Can Steve M rightly complain that our objection to his proposal is incoherent or unintelligible? Or that somehow we've posited "burning things" as a kind of being, a genus to be found in the tree of Porphyry, which requires explanation? I can't see how these responses are anything else but confused. We have not, in our objection, proposed burning things as a kind which needs explanation, but simply used a general term to refer a universal phenomenon (whether existing qua universal only in our minds or whatever) that covers the particular instances we may or may not take into consideration.

So also, for the same reasons, when Steve M proposes contingent existents which explain the existence of other contingent existents, he cannot complain when Bill and I object that this doesn't explain contingent existence at all, which was the phenomenon to be explained from the beginning.

We can know by considering the problem at the general what will not work as an ultimate explanation at the particular level. Just as we can know that, if burning ultimately is to have an explanation, it cannot be in terms of something that is itself burning, so also, if contingent existence is to have an explanation, it cannot be in terms of something that itself exists contingently. Particular instances of burning may have been brought about by other instances of burning, just as particular contingent beings may have been brought about by other contingent beings, but simply positing more and more cases such as these, even an infinite number of them, will never explain the matter of burning/contingent existence.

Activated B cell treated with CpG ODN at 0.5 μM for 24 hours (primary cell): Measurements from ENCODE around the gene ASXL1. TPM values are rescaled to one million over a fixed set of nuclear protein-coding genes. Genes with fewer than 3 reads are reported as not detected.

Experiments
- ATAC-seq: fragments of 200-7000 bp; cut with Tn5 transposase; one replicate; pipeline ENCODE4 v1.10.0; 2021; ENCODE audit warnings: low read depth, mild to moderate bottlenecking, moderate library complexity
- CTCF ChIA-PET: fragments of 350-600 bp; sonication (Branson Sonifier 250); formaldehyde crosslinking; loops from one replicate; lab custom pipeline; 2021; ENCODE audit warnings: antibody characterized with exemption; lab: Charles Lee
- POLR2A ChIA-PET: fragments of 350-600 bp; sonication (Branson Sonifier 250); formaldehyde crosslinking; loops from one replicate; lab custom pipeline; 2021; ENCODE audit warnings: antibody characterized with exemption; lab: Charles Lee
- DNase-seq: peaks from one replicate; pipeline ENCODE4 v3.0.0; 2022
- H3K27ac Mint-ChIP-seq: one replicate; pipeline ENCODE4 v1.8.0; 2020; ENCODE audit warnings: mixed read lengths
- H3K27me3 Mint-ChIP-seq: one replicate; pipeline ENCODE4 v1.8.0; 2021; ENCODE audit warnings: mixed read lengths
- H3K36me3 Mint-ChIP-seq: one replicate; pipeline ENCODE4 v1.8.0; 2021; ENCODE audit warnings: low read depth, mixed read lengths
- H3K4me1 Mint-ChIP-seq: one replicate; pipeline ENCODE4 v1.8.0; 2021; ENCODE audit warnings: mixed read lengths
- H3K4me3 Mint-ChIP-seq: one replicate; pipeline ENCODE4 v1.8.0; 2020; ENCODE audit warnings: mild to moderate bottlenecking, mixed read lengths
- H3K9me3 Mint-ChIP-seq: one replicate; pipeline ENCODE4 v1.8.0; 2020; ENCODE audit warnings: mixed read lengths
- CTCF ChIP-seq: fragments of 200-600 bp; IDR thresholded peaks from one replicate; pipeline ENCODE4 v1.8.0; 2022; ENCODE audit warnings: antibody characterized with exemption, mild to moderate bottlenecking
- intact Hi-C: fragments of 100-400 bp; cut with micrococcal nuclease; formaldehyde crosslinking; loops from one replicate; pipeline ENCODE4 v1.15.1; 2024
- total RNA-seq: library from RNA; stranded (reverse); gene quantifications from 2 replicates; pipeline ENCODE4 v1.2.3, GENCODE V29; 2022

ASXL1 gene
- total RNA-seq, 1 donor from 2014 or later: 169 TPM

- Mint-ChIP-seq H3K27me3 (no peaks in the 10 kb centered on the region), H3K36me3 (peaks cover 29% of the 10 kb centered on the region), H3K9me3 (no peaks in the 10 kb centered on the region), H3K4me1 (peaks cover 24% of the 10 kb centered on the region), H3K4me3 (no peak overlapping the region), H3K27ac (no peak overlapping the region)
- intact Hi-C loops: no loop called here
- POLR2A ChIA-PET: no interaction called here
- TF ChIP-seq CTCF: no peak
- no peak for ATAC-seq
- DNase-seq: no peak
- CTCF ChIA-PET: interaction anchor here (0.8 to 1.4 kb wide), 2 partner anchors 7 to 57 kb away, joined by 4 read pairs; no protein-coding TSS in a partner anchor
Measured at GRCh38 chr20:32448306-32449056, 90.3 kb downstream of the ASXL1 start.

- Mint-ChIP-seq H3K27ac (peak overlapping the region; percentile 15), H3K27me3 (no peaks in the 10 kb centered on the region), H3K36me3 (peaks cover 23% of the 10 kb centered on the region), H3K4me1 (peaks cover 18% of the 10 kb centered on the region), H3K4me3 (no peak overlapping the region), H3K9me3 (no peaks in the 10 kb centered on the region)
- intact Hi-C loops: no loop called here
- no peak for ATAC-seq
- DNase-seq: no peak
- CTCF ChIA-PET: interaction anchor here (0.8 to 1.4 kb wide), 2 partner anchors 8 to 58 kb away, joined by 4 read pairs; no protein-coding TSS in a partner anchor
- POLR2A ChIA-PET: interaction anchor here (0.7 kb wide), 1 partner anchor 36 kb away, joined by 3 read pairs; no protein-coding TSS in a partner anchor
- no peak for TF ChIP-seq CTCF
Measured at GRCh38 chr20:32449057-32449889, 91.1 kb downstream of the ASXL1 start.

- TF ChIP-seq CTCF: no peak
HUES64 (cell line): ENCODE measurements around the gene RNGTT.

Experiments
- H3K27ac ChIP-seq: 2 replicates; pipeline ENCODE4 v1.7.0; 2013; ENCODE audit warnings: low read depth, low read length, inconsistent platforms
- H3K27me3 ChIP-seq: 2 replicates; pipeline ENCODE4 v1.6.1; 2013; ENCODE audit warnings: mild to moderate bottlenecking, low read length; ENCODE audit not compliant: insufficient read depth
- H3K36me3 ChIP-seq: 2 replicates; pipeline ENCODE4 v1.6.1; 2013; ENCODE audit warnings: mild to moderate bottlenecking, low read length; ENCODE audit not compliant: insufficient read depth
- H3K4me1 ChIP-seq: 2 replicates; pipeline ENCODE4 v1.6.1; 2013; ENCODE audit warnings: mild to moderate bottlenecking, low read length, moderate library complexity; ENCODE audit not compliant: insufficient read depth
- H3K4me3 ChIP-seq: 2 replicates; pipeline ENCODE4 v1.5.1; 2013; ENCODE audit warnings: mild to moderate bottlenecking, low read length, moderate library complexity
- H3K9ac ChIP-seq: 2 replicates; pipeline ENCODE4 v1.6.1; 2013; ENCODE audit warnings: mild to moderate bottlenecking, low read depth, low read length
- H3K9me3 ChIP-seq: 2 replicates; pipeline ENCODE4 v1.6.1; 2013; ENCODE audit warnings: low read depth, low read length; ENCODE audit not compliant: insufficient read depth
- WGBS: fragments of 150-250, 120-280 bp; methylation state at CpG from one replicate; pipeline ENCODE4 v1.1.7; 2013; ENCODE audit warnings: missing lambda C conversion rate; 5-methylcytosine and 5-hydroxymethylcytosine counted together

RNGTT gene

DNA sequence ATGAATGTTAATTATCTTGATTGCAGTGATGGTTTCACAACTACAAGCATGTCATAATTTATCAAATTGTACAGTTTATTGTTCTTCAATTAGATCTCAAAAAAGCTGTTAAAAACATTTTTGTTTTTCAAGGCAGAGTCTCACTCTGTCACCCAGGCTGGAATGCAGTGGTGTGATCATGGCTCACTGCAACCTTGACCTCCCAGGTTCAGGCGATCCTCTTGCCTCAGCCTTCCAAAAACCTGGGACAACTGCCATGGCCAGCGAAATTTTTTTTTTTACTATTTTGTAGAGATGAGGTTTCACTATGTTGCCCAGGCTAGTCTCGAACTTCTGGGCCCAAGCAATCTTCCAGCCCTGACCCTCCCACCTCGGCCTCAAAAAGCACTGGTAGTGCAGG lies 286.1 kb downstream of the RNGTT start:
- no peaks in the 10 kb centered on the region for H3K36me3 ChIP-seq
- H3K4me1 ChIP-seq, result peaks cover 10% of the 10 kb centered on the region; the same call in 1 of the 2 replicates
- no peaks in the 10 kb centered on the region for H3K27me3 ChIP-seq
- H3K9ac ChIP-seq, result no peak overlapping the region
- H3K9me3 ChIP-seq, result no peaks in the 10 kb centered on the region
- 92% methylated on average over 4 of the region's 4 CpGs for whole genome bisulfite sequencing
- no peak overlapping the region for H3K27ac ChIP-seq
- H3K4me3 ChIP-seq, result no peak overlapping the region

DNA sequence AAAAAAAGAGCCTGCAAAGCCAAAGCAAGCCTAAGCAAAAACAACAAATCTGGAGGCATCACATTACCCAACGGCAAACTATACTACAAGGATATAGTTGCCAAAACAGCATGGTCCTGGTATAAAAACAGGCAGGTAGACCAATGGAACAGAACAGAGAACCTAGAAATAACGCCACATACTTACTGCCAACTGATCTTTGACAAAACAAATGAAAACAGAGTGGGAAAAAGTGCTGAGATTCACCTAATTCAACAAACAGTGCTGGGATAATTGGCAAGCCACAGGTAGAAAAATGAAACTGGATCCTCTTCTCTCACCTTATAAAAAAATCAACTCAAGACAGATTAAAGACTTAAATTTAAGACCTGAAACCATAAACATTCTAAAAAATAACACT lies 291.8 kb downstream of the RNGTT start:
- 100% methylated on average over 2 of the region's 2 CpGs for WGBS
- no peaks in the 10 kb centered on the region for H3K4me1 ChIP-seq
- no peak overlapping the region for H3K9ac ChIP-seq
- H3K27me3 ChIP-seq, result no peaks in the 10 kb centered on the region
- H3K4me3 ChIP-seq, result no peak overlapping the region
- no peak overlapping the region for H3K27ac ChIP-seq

This is something that seems rather obvious to me, so I don't know how to express myself in a significantly different or clearer manner than I already have. I think Bill and Peter should agree with what I've said.

Steven,

Yes, I agree. If the question is why there are any concrete contingent beings at all, that question cannot be answered by invoking as explanantia contingent beings. Could Steve M really be denying this?

I sense that he is committing a straw man fallacy. Some things he says suggest that he thinks that we take 'CCB' to refer to instances of some special sort distinct from every ordinary sort, like cat. But nobody, as far as I know, ever made that mistake, and we certainly aren't.

'CCB' is a term that in the actual world refers to cats, dogs, penguins, etc. etc. and in other possible worlds to other sorts of contingent beings. In a world containing philosophizing cats and talking donkeys and flying horses it refers to, among other things, those critters.

Pointing to a cat, I say 'This is a cat.' Saying this, I specify WHAT the referent of 'this' is. Pointing to the same cat, I can also say 'This is a CCB.' Saying this, I say nothing about WHAT the referent of 'this' is; I say something about the mode of existence of the referent: it is concrete (causally active/passive) and contingent(possibly such as not to exist).

As Steven suggests, one cannot arrive at 'CCB' by climbing the tree of Porphyry.

'CCB'is not a mere covering term.

Trust me: it's frustrating for both sides. Part of the problem is that I'm accusing my opponents of an error that's subtle enough to have gone unnoticed until now. It shouldn't surprise me if they're not easily convinced!

Again, it puzzles me that Bill endorsed Steven's reasoning (a mistake Bill admits he's made before). The burning analogy is inapt, but it would take me too long explain why, so I'll focus on Steven's conclusion. He wrote, "when Steve M proposes contingent existents which explain the existence of other contingent existents, he cannot complain when Bill and I object that this doesn't explain contingent existence at all, which was the phenomenon to be explained from the beginning" (emphasis added).